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ALL...ABOARD! A History of the Railroad in Hopkinton and Contoocook, New Hampshire
Item 8 of 10
This is a contributing entry for ALL...ABOARD! A History of the Railroad in Hopkinton and Contoocook, New Hampshire and only appears as part of that tour.Learn More.
The Stevens Rail Trail is a former railroad bed now used as a multi-purpose trail. It starts on the north side of Spring Street near Krzyzaniak Lane and continues for approximately two miles, ending at Kearsarge Avenue near Interstate 89 Exit 7 and the entrance to Knoxland Equipment. In 2019 this trail was improved in cooperation with Friends of the Concord-Lake Sunapee Rail Trail. Besides the Stevens Rail Trail, Hopkinton has several other portions of the Rail Trail, including the Rollins Property and Mast Yard State Forest. All are managed as a joint project of the Hopkinton Conservation Commission and the Hopkinton Open Space Committee.

  • A view of the Stevens Rail Trail.
  • Map of the Stevens Rail Trail.
  • Mile post marker C.J. 44.
  • Rail rests near mile post marker C.J. 44.
  • Lady's slippers.
  • Rock near the power lines with numbers on it.
  • Rocks near the power lines with letter and numbers on them.
  • Newbury Cut

Directions: Park at Houston Fields behind the Library (61 Houston Drive). After parking, follow the gravel road next to the playground towards the back athletic fields. Just after reaching the field, turn right on another gravel path and follow it through the woods to Spring Street. The trail starts on the north side of Spring Street at the beginning of Krzyzaniak Lane.

As you walk or ride along the Stevens Rail Trail, there are a number of interesting things to see. One is the mile post marker CJ 44, indicating the Claremont Junction is 44 miles away. Nearby this mile post marker is a rail rest, which was used to store spare rails in case repairs were needed. Just beyond the power lines which cross over the trail are several rocks. If you look closely, you can see letters and numbers. We're not sure if these rocks were part of the railroad. If you have any information or guesses about them, we'd love to hear from you. Finally, if you happen to be on the trail in late spring, you will find an abundance of lady's slippers blooming.

The Railroad from Contoocook to Claremont

The first train arrived in Contoocook from Concord in 1849 amid great fanfare; however, it would take more than 20 years for trains to Claremont. Trains did not reach Bradford until July 1950. And not until the Newbury Cut was completed in 1871 were trains able to travel to Newport and finally, in 1872, to reach the Connecticut River at the Claremont railroad tracks.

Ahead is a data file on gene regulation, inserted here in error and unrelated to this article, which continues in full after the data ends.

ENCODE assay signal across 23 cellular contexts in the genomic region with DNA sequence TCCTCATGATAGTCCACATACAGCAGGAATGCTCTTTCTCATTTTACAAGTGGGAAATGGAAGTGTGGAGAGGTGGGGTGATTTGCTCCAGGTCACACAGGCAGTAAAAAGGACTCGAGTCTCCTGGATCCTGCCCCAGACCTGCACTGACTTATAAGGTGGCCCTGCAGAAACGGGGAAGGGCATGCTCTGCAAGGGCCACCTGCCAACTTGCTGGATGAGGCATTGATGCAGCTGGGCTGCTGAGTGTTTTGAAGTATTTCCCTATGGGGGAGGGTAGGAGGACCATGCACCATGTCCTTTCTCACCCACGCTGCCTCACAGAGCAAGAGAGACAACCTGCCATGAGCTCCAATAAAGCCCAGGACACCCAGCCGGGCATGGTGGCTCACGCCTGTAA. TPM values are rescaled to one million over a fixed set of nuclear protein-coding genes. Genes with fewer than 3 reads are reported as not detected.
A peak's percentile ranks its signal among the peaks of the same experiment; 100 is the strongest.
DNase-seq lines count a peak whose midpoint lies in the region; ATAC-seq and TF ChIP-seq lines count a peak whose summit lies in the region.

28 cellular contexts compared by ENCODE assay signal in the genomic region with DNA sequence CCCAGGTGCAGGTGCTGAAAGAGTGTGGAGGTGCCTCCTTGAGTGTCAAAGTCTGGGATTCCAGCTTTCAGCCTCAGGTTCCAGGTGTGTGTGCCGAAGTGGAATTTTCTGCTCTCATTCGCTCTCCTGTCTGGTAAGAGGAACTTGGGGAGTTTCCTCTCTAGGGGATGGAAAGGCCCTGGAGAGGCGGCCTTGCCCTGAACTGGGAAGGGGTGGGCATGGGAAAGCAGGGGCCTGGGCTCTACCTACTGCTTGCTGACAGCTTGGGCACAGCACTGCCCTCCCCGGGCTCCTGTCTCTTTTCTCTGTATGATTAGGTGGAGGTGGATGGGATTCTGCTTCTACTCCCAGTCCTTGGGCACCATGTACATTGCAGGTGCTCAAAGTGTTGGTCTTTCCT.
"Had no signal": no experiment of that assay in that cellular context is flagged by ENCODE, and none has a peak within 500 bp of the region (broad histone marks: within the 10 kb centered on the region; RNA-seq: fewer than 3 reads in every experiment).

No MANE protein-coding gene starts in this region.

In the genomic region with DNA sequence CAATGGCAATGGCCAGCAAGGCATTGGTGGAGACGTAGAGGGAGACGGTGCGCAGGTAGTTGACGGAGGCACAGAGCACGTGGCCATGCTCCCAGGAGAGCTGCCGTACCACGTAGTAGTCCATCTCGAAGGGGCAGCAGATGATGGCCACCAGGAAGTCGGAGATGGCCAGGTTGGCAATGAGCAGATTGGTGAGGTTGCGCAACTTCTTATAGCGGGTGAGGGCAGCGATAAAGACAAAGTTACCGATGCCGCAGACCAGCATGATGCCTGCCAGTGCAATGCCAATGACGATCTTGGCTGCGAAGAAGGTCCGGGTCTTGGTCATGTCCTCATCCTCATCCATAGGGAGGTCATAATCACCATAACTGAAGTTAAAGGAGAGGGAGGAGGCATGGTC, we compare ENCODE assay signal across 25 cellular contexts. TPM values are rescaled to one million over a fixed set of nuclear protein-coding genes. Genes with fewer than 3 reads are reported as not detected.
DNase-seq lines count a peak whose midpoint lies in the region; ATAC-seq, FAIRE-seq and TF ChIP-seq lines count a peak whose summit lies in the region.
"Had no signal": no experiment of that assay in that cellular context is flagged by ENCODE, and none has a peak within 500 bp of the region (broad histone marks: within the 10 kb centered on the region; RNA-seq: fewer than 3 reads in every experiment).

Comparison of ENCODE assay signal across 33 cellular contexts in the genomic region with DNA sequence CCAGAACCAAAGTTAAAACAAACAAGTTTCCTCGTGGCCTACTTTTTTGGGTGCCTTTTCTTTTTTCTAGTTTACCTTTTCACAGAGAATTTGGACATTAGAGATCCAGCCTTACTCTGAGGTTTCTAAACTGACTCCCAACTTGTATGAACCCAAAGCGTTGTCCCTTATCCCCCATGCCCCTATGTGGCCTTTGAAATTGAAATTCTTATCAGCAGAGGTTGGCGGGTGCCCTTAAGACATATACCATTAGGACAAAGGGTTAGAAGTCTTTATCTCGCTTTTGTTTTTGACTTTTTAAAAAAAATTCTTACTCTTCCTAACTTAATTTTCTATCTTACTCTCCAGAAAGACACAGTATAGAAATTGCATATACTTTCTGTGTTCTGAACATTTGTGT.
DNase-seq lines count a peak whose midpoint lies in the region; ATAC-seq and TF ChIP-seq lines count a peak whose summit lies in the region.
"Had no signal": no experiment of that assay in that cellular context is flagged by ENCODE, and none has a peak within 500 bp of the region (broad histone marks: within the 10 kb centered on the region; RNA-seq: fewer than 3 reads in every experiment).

From the Newbury Historical Society Winter 2011 newsletter:


The mid-1800s was a time of railroad fever in New Hampshire. Train transportation was recognized as a flagship of progress, opening lines of communication and commercial opportunity between the metropolitan areas of New York, Boston, and up through central New Hampshire to Canada. As railroads linked major communities and business expanded, the builders and investors reaped high rewards. By the 1840s, lines reaching west and east of the Merrimack River were being chartered, including the Concord & Claremont (C&C) Railroad in 1848.

While many of the short lines fell victim to financial problems and political wrangling, the C&C was financed largely by subscriptions from local investors and managed to survive. By the summer of 1850, the C&C owned two locomotives, 60-odd freight cars, three passenger and two baggage cars. The Claremont, a 23-ton, 4-4-0 engine, ran between Concord and Bradford. Profits came not only from passengers but more importantly the ever-expanding freight which included lumber, bobbins, powder kegs, woolen textiles, harness hames, scythe stones, livestock, and, later, milk and ice. Postal cars were added to carry mail. The railroad brought prosperity to Bradford but the line stopped there. Travelers wanting to go to Newbury or points west had to resort to stage.

The problem facing C&C's intent to carry the line to Claremont was the formidable Newbury summit, a granite barrier climbing at a grade of 100 feet per mile. The story of creating the Newbury Cut is a well-known chapter in local history, but the delay in completing the line to Claremont involved more than conquering a physical obstacle. In the ensuing 20 years, the C&C, like many other branch lines, fell victim to a depressed economy and scrambles for money and political power. The controlling Northern Railroad employed "hostile takeover" powers to check its smaller competing lines. Scandals reaching as far as the governor's office abounded, but as anti-railroad sentiment built, so did the determination of several individuals to complete the C&C line to Claremont.

Dexter Richards of Newport, owner of the Sugar River Mills, contributed $20,000 of his own money on top of Newport's investment of $45,000 to extend the line. Other towns along the route pledged financial support to meet the construction costs of $20,000 per mile. Despite lack of full funding, the Sugar River Railroad extension was activated in May of 1870 in Newport. The Newport Argus described the ground-breaking ceremony:

 "Seth Richards [father of Dexter] was fitly chosen to seize the shovel and break the first sod. He went to work with all the energy of a much younger man and made the dirt fly merrily... the barrow was filled in less than 25 minutes. About this time, the cannon began to speak and our church bells began to furnish music for [the] occasion which was continued until the work ceased."